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Friday, March 16, 2012

#52 - Generic vs Brand-name terminology – Part 2

In an earlier post, we talked about the exciting topic of industry brand names and terminology. We would now like to shine the light of clarity and honesty upon ourselves.

Some years ago, we regarded our analytical lingo as something to be guarded jealously. And if inquirers did not state their requests in the exact manner or terminology that we expected, we would reward them with hostility and rock-throwing. Well, that’s an exaggeration, but there is a tiny grain of truth in there. Now we jokingly refer to our past tendencies as the ‘exclusive Nova club’.

As with any industry, we eventually realized that we had to make sure that our internal company terminology wasn’t becoming a barrier to effective communication with our customers. But we also needed to balance this with due diligence in qualifying leads and obtaining accurate application data. It can only be said that we are continuing to work hard to ensure this balance is sustained while providing maximum approachability for our customers. I cannot conclude this paragraph by triumphantly describing how we implemented a ‘magic bullet’ solution. Much of this kind of thing has to do with personal attitude combined with company culture.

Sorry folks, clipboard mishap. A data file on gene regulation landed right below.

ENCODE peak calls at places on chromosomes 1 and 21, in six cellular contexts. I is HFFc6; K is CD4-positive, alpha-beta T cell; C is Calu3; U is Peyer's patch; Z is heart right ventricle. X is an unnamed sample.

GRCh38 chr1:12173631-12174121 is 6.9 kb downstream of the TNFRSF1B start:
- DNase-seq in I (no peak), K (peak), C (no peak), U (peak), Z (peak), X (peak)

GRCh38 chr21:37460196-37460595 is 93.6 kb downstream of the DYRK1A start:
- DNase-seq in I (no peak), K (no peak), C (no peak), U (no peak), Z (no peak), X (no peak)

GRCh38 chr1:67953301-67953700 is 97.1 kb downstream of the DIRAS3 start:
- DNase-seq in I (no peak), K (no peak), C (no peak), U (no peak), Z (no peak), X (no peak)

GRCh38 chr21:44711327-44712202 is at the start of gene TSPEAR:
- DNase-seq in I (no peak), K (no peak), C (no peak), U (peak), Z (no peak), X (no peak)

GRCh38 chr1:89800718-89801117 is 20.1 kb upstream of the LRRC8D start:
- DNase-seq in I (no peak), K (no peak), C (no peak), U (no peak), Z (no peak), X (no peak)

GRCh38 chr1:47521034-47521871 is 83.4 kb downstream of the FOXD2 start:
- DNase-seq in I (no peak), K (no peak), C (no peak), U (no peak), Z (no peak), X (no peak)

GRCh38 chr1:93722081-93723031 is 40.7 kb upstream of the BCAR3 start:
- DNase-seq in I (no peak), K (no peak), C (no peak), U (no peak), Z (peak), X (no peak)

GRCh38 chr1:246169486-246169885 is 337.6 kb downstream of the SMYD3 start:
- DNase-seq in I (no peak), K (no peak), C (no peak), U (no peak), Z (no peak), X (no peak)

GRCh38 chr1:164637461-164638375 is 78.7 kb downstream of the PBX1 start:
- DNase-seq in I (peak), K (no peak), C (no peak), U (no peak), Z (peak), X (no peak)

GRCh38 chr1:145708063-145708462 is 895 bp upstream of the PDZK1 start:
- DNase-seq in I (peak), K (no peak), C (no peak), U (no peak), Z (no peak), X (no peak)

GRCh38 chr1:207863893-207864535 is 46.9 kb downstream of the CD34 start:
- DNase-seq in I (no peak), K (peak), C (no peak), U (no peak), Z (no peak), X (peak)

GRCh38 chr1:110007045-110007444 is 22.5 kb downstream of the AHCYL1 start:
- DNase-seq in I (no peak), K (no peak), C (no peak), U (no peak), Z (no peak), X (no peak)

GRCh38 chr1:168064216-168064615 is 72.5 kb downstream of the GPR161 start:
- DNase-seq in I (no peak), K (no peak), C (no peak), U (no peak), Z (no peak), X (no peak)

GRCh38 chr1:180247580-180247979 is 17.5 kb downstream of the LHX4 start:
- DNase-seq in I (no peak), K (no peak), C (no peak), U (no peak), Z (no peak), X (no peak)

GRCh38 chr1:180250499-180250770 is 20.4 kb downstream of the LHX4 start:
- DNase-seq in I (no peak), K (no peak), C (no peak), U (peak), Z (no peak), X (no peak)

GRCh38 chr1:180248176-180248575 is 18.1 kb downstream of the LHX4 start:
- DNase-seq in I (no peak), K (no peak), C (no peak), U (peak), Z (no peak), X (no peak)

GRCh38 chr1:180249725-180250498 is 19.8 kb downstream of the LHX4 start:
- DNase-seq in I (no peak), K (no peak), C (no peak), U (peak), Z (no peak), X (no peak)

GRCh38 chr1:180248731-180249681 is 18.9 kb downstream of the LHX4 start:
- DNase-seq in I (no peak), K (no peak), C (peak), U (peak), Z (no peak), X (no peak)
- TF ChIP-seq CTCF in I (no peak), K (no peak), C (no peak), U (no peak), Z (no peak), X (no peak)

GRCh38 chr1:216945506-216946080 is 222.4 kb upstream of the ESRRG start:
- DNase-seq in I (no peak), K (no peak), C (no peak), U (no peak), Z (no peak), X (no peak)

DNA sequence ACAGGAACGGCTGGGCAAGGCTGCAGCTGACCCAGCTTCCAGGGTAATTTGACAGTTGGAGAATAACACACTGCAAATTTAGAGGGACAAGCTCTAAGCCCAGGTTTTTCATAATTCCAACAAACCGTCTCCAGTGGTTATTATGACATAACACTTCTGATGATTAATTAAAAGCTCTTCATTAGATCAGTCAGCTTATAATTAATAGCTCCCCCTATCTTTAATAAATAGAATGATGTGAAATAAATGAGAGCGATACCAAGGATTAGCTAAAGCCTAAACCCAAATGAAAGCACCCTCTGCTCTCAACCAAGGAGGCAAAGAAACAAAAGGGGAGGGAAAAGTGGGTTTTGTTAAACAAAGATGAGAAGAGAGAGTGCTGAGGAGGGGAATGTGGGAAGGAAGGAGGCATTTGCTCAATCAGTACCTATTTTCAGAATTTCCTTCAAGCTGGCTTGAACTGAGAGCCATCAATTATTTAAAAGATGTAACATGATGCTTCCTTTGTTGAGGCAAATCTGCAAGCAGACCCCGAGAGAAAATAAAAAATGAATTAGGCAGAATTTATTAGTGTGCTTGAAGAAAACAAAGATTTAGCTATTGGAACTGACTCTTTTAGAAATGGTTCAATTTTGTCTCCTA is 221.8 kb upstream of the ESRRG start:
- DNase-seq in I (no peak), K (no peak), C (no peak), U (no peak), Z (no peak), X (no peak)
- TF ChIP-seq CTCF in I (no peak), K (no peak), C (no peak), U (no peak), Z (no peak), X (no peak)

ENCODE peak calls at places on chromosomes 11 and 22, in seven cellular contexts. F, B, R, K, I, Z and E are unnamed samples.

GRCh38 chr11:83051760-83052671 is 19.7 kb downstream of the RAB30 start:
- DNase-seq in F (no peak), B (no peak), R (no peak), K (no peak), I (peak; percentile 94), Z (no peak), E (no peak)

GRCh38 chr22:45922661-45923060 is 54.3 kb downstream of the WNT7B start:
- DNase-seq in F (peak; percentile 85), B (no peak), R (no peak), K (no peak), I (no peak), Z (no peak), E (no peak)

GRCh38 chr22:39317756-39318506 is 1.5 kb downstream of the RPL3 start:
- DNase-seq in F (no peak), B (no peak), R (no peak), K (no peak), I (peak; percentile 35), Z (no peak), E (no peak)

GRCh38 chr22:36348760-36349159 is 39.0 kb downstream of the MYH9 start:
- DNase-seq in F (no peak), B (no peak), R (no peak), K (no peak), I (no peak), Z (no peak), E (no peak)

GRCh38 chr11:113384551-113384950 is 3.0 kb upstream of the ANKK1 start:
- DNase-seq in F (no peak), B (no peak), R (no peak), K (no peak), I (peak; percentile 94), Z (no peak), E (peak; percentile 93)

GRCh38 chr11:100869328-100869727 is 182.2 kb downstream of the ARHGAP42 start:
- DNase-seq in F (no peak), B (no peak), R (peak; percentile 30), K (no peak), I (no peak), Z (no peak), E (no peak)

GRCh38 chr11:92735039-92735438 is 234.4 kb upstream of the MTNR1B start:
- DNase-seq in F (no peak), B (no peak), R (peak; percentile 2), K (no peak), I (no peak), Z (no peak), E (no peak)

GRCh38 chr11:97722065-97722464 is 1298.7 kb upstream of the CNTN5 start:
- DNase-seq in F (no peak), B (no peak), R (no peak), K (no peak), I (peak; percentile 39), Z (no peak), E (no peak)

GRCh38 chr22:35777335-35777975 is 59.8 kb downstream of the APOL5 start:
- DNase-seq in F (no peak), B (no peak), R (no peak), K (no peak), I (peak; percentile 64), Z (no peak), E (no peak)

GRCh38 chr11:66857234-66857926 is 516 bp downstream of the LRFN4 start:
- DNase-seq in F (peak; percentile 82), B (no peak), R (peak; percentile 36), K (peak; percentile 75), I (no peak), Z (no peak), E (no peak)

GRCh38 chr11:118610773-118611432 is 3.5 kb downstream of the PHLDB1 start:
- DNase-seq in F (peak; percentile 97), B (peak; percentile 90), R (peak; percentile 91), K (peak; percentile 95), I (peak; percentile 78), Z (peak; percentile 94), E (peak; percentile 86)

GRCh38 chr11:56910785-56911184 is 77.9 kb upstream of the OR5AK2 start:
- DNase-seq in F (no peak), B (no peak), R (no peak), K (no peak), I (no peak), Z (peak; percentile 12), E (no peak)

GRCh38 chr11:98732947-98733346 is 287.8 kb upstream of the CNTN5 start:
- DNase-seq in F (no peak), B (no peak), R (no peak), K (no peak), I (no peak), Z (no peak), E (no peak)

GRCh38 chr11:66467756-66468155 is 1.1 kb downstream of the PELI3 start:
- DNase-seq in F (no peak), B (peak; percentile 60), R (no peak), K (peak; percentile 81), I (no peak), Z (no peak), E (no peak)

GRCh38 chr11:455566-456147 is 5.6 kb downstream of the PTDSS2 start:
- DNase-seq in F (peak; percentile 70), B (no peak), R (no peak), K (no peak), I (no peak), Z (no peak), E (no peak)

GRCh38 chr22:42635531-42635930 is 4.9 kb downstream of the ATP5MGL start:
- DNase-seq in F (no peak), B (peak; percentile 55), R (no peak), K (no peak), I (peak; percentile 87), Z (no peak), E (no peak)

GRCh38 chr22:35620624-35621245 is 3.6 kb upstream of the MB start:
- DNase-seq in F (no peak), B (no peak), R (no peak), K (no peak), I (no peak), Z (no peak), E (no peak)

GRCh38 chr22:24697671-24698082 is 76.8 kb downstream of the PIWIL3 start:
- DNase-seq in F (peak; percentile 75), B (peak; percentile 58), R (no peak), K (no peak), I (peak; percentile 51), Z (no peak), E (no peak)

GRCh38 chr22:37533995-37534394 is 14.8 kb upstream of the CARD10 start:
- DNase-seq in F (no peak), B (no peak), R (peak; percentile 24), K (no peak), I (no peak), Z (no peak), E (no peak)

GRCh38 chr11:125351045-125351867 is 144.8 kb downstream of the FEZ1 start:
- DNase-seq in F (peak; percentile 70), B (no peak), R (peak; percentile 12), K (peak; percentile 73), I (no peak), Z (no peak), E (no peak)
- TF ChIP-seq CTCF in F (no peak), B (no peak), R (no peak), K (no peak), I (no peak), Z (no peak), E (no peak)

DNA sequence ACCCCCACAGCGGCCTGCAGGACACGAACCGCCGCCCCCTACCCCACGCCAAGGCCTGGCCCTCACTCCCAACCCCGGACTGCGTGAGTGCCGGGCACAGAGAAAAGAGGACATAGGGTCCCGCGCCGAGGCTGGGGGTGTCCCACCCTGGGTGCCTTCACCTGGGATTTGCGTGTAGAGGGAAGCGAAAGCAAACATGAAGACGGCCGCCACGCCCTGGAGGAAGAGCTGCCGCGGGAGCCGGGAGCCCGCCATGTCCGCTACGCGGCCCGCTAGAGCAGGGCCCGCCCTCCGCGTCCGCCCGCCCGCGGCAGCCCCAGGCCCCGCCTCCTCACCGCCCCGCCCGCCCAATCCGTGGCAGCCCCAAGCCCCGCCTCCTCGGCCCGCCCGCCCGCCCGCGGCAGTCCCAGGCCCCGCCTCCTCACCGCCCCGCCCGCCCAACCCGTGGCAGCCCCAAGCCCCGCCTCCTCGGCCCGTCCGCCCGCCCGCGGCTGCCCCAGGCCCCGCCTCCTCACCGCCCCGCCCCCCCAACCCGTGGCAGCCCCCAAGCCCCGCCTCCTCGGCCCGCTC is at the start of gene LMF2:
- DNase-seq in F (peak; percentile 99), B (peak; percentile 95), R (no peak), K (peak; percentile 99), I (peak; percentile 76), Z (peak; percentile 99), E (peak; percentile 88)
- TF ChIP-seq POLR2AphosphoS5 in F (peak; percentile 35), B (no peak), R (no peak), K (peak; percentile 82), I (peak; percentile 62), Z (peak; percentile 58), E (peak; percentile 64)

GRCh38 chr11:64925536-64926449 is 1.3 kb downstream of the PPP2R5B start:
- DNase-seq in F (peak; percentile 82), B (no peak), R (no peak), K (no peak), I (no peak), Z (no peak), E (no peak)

We have simply relaxed a little and have become a little less obsessed with making people use our terminology. We have also become a little less obsessed with covering our hindquarters. Of course, the need for clear data has not gone away – we are just a little more creative now in how we get it. We now try to be a little sharper when it comes to spotting important details in the application data that we do receive. Our analyzer designs have also improved to become less vulnerable to unexpected process conditions.

We get the feeling that some people assume that they will get a better deal if they omit important information. From the customer perspective, it should be noted that greater clarity of application data allows us to deliver better equipment at a better price.

In Part 3 of this discussion, we will define some exciting gas analyzer terms.

We’re Nova. We make gas analyzers for oxygen, carbon dioxide, methane, hydrogen, and other gases.

Give Mike or Dave at Nova a call, or send us an e-mail.
sales at nova-gas dot com
websales at nova-gas dot com

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